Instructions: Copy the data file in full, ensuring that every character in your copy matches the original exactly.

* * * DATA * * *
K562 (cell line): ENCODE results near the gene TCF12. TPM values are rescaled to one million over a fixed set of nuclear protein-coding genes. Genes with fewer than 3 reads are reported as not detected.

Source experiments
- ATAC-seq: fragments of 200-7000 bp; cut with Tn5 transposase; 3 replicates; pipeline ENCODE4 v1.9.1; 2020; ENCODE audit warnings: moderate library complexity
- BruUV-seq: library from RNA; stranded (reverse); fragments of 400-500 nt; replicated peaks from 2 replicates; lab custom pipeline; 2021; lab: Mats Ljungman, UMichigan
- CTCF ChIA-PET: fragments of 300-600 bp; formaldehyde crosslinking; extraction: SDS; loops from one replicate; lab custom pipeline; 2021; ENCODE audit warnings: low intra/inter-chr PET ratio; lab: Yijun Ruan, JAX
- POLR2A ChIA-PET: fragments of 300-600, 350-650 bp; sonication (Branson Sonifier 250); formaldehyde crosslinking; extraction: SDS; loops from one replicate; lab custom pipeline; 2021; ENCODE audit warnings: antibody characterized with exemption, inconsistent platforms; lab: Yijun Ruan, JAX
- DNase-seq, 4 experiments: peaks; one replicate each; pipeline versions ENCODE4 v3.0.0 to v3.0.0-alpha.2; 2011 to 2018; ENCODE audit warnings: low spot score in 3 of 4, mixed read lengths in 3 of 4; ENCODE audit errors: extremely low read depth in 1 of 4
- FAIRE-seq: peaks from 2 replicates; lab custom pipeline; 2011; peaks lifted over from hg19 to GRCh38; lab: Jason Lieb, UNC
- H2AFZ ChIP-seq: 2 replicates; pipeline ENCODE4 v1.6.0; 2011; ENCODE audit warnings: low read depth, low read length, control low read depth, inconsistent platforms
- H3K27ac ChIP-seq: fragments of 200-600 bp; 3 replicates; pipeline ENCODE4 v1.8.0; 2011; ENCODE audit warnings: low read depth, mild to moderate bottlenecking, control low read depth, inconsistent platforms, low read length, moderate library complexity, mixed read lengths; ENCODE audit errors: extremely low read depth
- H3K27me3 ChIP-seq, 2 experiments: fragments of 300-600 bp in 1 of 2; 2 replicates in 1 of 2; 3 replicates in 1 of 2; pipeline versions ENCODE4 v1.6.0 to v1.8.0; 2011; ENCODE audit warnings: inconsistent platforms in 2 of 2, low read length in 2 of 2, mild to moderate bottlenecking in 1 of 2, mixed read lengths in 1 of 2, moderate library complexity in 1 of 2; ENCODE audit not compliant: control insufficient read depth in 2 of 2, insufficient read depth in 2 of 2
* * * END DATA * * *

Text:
K562 (cell line): ENCODE results near the gene TCF12. TPM values are rescaled to one million over a fixed set of nuclear protein-coding genes. Genes with fewer than 3 reads are reported as not detected.

Source experiments
- ATAC-seq: fragments of 200-7000 bp; cut with Tn5 transposase; 3 replicates; pipeline ENCODE4 v1.9.1; 2020; ENCODE audit warnings: moderate library complexity
- BruUV-seq: library from RNA; stranded (reverse); fragments of 400-500 nt; replicated peaks from 2 replicates; lab custom pipeline; 2021; lab: Mats Ljungman, UMichigan
- CTCF ChIA-PET: fragments of 300-600 bp; formaldehyde crosslinking; extraction: SDS; loops from one replicate; lab custom pipeline; 2021; ENCODE audit warnings: low intra/inter-chr PET ratio; lab: Yijun Ruan, JAX
- POLR2A ChIA-PET: fragments of 300-600, 350-650 bp; sonication (Branson Sonifier 250); formaldehyde crosslinking; extraction: SDS; loops from one replicate; lab custom pipeline; 2021; ENCODE audit warnings: antibody characterized with exemption, inconsistent platforms; lab: Yijun Ruan, JAX
- DNase-seq, 4 experiments: peaks; one replicate each; pipeline versions ENCODE4 v3.0.0 to v3.0.0-alpha.2; 2011 to 2018; ENCODE audit warnings: low spot score in 3 of 4, mixed read lengths in 3 of 4; ENCODE audit errors: extremely low read depth in 1 of 4
- FAIRE-seq: peaks from 2 replicates; lab custom pipeline; 2011; peaks lifted over from hg19 to GRCh38; lab: Jason Lieb, UNC
- H2AFZ ChIP-seq: 2 replicates; pipeline ENCODE4 v1.6.0; 2011; ENCODE audit warnings: low read depth, low read length, control low read depth, inconsistent platforms
- H3K27ac ChIP-seq: fragments of 200-600 bp; 3 replicates; pipeline ENCODE4 v1.8.0; 2011; ENCODE audit warnings: low read depth, mild to moderate bottlenecking, control low read depth, inconsistent platforms, low read length, moderate library complexity, mixed read lengths; ENCODE audit errors: extremely low read depth
- H3K27me3 ChIP-seq, 2 experiments: fragments of 300-600 bp in 1 of 2; 2 replicates in 1 of 2; 3 replicates in 1 of 2; pipeline versions ENCODE4 v1.6.0 to v1.8.0; 2011; ENCODE audit warnings: inconsistent platforms in 2 of 2, low read length in 2 of 2, mild to moderate bottlenecking in 1 of 2, mixed read lengths in 1 of 2, moderate library complexity in 1 of 2; ENCODE audit not compliant: control insufficient read depth in 2 of 2, insufficient read depth in 2 of 2